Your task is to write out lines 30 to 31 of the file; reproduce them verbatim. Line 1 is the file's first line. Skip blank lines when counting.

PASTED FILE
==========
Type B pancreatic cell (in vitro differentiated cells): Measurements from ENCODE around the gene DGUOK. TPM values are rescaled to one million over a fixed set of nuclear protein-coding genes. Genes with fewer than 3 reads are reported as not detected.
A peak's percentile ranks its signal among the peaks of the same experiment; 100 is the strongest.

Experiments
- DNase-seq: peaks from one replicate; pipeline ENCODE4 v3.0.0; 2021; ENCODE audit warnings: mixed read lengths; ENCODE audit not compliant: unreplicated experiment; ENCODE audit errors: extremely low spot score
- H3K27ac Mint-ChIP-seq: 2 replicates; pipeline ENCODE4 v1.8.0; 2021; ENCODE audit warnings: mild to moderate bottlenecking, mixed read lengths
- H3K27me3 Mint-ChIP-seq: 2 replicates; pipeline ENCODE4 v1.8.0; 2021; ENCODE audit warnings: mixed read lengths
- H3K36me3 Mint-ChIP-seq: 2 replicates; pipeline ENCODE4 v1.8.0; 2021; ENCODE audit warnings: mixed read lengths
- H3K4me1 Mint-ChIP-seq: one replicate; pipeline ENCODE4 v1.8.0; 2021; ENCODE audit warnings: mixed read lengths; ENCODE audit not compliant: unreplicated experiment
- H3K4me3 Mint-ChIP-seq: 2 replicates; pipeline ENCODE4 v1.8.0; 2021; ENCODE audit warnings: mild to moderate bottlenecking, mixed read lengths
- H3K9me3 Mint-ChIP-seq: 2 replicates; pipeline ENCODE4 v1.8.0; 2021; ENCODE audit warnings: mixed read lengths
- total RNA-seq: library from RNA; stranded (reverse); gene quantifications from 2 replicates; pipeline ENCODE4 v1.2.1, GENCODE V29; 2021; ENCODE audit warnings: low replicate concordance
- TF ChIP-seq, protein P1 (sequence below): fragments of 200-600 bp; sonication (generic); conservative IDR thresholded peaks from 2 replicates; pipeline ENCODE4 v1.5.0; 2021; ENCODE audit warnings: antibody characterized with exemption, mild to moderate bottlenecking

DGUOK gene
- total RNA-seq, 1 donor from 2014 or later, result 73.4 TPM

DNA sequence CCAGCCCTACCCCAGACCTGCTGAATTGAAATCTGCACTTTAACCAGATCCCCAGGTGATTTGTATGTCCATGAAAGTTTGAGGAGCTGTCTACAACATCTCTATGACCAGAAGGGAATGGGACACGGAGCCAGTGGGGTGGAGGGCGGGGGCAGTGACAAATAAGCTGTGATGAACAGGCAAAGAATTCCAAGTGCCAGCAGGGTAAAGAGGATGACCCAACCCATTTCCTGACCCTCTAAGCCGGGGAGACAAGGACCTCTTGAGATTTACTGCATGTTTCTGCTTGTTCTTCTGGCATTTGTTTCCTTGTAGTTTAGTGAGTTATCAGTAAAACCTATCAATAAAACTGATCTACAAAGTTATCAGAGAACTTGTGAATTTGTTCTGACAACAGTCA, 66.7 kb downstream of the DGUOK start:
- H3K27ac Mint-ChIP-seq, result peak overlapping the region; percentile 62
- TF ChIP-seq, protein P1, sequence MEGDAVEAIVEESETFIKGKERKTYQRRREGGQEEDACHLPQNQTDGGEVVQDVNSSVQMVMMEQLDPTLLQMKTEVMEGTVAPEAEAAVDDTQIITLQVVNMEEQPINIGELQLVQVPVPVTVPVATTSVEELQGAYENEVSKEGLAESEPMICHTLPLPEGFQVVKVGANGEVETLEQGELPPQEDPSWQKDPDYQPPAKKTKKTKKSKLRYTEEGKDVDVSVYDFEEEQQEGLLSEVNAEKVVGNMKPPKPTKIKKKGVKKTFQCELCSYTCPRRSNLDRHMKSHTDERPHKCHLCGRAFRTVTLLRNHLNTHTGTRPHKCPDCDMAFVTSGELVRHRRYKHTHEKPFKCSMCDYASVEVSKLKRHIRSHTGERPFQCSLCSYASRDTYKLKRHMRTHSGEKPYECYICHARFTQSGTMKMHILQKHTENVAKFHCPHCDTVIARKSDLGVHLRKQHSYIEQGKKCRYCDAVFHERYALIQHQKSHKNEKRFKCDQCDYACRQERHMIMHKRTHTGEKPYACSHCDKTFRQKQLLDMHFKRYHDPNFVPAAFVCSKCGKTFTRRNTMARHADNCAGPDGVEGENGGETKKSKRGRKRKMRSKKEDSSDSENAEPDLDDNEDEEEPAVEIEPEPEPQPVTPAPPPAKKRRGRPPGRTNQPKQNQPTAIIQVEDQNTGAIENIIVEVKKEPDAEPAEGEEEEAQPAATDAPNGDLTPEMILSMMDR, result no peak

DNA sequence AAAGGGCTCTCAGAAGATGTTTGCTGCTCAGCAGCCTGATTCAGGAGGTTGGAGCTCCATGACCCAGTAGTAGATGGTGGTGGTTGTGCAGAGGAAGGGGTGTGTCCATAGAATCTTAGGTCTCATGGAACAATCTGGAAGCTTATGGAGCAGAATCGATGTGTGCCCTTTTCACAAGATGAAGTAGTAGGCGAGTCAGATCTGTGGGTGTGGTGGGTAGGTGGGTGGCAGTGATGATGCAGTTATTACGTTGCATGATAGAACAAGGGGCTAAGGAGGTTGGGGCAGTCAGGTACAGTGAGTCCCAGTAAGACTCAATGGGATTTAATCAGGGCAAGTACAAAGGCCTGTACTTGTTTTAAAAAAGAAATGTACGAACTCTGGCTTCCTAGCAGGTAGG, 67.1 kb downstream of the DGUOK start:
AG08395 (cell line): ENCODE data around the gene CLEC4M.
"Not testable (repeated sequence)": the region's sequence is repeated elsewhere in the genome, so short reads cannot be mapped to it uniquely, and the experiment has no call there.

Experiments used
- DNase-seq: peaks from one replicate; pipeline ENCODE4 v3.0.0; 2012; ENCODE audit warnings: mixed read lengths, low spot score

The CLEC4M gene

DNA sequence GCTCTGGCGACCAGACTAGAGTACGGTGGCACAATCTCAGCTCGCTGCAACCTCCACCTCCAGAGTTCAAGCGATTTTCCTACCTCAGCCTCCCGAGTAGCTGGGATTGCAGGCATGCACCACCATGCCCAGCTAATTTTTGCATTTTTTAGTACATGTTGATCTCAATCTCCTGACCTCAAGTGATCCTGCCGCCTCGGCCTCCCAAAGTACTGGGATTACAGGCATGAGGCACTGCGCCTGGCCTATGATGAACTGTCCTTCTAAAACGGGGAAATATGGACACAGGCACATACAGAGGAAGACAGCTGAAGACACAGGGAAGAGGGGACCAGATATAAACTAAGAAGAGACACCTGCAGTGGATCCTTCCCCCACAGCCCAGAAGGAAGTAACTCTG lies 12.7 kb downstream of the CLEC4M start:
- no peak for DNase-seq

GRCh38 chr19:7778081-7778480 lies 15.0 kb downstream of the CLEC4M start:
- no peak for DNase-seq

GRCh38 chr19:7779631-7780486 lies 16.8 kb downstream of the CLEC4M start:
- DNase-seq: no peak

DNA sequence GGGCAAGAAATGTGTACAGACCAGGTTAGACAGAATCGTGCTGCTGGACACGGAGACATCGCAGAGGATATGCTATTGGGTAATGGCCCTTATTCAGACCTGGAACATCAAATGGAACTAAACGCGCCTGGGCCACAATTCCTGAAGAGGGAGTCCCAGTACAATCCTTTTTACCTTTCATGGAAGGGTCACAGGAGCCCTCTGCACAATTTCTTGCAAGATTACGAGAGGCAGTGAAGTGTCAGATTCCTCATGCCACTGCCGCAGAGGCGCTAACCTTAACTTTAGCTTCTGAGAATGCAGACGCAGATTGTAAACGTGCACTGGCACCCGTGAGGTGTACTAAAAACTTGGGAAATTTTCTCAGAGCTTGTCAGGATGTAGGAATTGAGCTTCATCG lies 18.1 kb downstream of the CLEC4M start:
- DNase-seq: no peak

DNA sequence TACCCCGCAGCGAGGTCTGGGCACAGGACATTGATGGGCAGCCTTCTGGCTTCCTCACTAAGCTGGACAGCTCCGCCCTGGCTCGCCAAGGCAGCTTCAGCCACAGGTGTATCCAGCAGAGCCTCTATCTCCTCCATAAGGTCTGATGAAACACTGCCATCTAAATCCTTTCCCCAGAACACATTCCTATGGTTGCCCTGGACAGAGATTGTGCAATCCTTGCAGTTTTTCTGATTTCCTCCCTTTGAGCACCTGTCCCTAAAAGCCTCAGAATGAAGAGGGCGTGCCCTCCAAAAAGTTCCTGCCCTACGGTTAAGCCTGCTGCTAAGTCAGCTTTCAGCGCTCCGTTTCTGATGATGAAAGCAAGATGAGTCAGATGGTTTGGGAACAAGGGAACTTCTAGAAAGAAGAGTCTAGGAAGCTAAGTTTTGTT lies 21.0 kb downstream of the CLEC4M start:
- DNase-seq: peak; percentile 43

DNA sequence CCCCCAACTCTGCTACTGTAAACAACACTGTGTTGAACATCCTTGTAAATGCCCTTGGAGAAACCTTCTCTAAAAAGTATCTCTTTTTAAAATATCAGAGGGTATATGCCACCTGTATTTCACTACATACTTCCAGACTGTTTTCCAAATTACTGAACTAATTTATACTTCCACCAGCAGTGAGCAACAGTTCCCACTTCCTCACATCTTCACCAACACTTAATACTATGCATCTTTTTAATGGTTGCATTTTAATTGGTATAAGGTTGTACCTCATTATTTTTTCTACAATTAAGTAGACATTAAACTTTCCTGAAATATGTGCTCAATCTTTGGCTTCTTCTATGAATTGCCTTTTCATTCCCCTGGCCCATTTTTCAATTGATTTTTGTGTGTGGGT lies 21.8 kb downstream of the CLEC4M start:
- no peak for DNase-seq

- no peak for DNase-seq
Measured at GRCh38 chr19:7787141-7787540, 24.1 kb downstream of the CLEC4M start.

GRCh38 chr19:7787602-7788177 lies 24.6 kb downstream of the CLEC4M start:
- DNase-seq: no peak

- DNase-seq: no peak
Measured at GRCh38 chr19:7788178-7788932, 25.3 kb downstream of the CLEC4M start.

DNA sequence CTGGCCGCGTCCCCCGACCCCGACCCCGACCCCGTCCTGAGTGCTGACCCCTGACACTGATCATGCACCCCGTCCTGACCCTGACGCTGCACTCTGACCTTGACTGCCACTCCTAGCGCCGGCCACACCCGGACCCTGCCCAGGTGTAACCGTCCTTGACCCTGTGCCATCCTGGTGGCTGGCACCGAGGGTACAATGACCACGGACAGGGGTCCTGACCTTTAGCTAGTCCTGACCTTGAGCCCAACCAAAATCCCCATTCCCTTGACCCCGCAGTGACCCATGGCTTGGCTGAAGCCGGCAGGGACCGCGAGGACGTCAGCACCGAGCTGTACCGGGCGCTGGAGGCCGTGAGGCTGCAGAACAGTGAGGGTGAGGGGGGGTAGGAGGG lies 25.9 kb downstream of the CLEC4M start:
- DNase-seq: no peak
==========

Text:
DNA sequence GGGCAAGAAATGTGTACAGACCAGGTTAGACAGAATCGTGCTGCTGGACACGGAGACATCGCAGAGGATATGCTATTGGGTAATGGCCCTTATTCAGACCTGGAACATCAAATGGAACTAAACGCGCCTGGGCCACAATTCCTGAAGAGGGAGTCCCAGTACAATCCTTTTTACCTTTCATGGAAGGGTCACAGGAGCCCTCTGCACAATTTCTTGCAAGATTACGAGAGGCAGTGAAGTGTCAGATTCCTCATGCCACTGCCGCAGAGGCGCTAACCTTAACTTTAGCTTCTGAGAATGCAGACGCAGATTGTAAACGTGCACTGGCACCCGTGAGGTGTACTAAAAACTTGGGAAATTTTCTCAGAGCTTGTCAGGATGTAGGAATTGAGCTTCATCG lies 18.1 kb downstream of the CLEC4M start:
- DNase-seq: no peak